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The Hood Magazine

Are You A “Party Favor” Party Pooper?

Apr 25, 2015 12:38PM ● By Hood Magazine

Photo courtesy of Creative Spirits

By Kara Weber, Creative/Events Director

Parents of birthday children feel the need to send party guests home with their own huge collection of bobbles and trinkets. In many cases, parents of attendees dread the piles of candy and trinket toys that end up cluttering children’s rooms and are never played with.

But don’t worry! Child birthday party etiquette says that party favors really are not necessary. Amazingly, most parents won’t be upset when their child doesn’t come home with a bag full of bouncy balls or character rings. The party experience alone should be all that a child should expect from a family hosting a party. It is important to teach your child to attend parties to celebrate their friend’s special day, not to get stuff. For those who feel the need to send your party guests home with something, here are two guidelines to keep in mind.

1.    Have the party favor be a part of the party experience, or a party activity.

2.    Forgo small trinkets and large amounts of candy for one larger more useful item that costs the same as other smaller items would have, it is not about quantity, but usefulness.

Here are some ideas:

  • Decorate shirts, water bottles, hats, crowns, fairy wings, or capes. Make jewelry or other wearable items for a party activity. Then it becomes a project and a party favor.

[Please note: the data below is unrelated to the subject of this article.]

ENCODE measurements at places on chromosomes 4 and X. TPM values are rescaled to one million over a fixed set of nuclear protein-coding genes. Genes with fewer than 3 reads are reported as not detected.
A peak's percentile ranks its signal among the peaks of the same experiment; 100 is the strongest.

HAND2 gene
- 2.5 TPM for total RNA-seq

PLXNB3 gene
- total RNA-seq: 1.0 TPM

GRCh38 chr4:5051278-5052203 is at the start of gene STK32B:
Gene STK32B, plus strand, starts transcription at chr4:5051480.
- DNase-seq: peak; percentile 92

• Superhero capes worn at the party can be made from a decorated pillowcase that can be used later at home for both, a cape or a pillowcase.
  • Build your own light sabers from pool noodles and duct tape, use them for party games and activities and send them home at the end of the party.
  • At a camping party, decorate a hiking stick or marshmallow roaster. Use it, and then send it home!
  • Decorate cookies or cupcakes! This can be a great activity and party favor you can send home. Parents are ok with this because once the cookie is gone; there is no clutter leftover.
  • Costumes, hats, or masks a child makes and uses as part of the celebration are considered a party favor.
  • A box of crayons, some play dough, or sidewalk chalk can make a great balloon weight and party favor that will get use outside of the party more than your average trinket. Try to avoid slime, paint or other messy items kids cannot use without supervision.
  • A party passport or activity badge that has activities to check off can also be a low-cost DIY memento from a party. Kids will remember all they did and share the stories with their parents when they get home. It also helps guests know what to expect next.